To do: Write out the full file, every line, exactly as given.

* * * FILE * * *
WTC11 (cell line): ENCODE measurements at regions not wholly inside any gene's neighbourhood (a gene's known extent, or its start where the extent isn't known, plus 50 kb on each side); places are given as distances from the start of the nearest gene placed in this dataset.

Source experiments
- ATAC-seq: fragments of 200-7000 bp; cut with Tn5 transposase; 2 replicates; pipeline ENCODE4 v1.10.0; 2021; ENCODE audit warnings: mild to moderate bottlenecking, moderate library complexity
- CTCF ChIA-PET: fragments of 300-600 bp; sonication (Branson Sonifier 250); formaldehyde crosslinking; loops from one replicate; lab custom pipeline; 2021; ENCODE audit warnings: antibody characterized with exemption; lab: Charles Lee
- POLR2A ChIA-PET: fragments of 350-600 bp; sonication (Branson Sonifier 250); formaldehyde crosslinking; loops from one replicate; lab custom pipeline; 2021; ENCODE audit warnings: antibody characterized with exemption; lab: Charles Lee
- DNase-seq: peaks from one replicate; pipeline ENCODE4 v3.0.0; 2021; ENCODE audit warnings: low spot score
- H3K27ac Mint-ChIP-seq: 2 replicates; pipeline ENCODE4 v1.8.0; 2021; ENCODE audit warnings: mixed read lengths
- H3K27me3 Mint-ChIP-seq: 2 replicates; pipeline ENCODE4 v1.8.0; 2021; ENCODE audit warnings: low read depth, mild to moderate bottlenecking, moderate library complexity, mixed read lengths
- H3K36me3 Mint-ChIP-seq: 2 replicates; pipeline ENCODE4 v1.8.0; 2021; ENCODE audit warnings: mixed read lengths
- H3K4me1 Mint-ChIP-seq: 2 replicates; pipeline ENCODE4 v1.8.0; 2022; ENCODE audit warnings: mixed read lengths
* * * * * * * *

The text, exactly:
WTC11 (cell line): ENCODE measurements at regions not wholly inside any gene's neighbourhood (a gene's known extent, or its start where the extent isn't known, plus 50 kb on each side); places are given as distances from the start of the nearest gene placed in this dataset.

Source experiments
- ATAC-seq: fragments of 200-7000 bp; cut with Tn5 transposase; 2 replicates; pipeline ENCODE4 v1.10.0; 2021; ENCODE audit warnings: mild to moderate bottlenecking, moderate library complexity
- CTCF ChIA-PET: fragments of 300-600 bp; sonication (Branson Sonifier 250); formaldehyde crosslinking; loops from one replicate; lab custom pipeline; 2021; ENCODE audit warnings: antibody characterized with exemption; lab: Charles Lee
- POLR2A ChIA-PET: fragments of 350-600 bp; sonication (Branson Sonifier 250); formaldehyde crosslinking; loops from one replicate; lab custom pipeline; 2021; ENCODE audit warnings: antibody characterized with exemption; lab: Charles Lee
- DNase-seq: peaks from one replicate; pipeline ENCODE4 v3.0.0; 2021; ENCODE audit warnings: low spot score
- H3K27ac Mint-ChIP-seq: 2 replicates; pipeline ENCODE4 v1.8.0; 2021; ENCODE audit warnings: mixed read lengths
- H3K27me3 Mint-ChIP-seq: 2 replicates; pipeline ENCODE4 v1.8.0; 2021; ENCODE audit warnings: low read depth, mild to moderate bottlenecking, moderate library complexity, mixed read lengths
- H3K36me3 Mint-ChIP-seq: 2 replicates; pipeline ENCODE4 v1.8.0; 2021; ENCODE audit warnings: mixed read lengths
- H3K4me1 Mint-ChIP-seq: 2 replicates; pipeline ENCODE4 v1.8.0; 2022; ENCODE audit warnings: mixed read lengths